“It is a valuable experience to go abroad for an internship, and I would recommend it to every student!”
By Marit van der Pol, Eurolife Mobility Program Grantee (2016-2017) from the Leiden University Medical Center at the University of Strasbourg
I am a second year Biomedical Sciences Master’s student, and I decided to go abroad for my internship at a Eurolife institution. The group where I am doing my internship is from the Institute National de la Santé et de la Recherche Médical (INSERM) unit 1113 (Director: Jean-Noël Freund) team 2 (Team leader: Christian Gaiddon) in Strasbourg which focuses on developmental and cell stress signaling in digestive and urological cancers. The lab is located next to a big university hospital and it is part of the University of Strasbourg. The group is in close contact with another research group in Zweibrücken (Germany), and by exchanging expertise, research can be performed in a highly efficient way. The group has already five patents, one license and a start-up company that arose from the research of anti-cancer effects of novel compounds containing ruthenium and osmium.
The research topic I am working on concerns the effects of platinum-based chemotherapeutical agents on the p53-family of transcription factors, which are involved in many processes such as cell cycle regulation and apoptosis. The research is focused on the enteric nervous system (ENS). With the use of in-vivo and ex-vivo models, underlying mechanisms of observed neuron degeneration upon anticancer treatment will be explored. It will provide information of a fundamental nature, possibly aiding in the development of therapeutic interventions to reduce gastro-intestinal side effects of platinum-based chemotherapeutical agents in the future. The topic is part of the PhD project of Anaïs Barthe.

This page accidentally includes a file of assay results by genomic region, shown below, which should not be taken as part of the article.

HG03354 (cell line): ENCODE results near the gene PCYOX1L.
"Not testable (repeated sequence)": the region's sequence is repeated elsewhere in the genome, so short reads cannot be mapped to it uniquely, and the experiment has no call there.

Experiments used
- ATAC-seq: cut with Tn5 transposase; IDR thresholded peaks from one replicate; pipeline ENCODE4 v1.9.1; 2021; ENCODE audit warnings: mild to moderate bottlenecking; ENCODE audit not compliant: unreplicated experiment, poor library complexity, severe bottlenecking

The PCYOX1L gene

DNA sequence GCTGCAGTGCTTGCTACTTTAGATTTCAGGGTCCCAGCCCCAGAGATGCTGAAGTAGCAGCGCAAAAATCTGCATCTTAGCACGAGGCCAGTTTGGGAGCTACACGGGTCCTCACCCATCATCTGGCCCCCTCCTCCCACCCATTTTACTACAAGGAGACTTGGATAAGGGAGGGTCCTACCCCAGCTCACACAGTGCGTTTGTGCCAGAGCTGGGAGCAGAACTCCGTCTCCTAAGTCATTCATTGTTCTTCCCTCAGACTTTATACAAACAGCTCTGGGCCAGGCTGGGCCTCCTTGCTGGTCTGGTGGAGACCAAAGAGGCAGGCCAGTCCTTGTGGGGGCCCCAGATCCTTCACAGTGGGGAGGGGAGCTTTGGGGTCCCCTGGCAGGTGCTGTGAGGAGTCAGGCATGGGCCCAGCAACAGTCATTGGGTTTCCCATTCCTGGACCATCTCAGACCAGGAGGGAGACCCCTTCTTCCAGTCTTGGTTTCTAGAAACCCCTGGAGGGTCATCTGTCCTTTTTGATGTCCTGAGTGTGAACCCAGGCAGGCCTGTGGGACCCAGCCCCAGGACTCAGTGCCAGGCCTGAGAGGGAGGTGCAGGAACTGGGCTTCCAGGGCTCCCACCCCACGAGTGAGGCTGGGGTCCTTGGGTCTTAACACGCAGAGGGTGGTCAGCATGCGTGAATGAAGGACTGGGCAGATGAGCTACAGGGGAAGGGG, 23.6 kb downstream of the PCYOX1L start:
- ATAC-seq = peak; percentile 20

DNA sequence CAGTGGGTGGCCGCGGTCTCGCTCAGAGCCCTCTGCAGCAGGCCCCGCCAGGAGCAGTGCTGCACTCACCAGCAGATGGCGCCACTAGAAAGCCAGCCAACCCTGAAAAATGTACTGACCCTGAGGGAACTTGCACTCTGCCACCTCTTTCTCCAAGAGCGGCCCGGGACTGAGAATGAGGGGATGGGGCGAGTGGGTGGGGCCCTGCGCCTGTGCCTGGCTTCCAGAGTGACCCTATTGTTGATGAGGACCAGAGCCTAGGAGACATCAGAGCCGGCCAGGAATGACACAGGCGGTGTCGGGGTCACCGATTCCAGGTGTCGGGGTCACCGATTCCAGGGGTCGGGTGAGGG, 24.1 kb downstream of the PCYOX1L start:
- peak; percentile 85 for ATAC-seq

The experience thus far has been truly enriching. It is difficult to know what to expect when you are going to another institution to perform research. In this case, not only the institution is different, but the entire country. It soon became clear that the atmosphere is nice, and I felt immediately free to ask questions when I had them. The moment when you are familiar enough at the lab to perform experiments on your own is really liberating and it allows you to feel like an independent researcher. It feels very good to be a part of a team that collaborates extensively with others. It is a valuable experience to go abroad for an internship, and I would recommend it to every student! Just inquire at the international coordinator of your institution.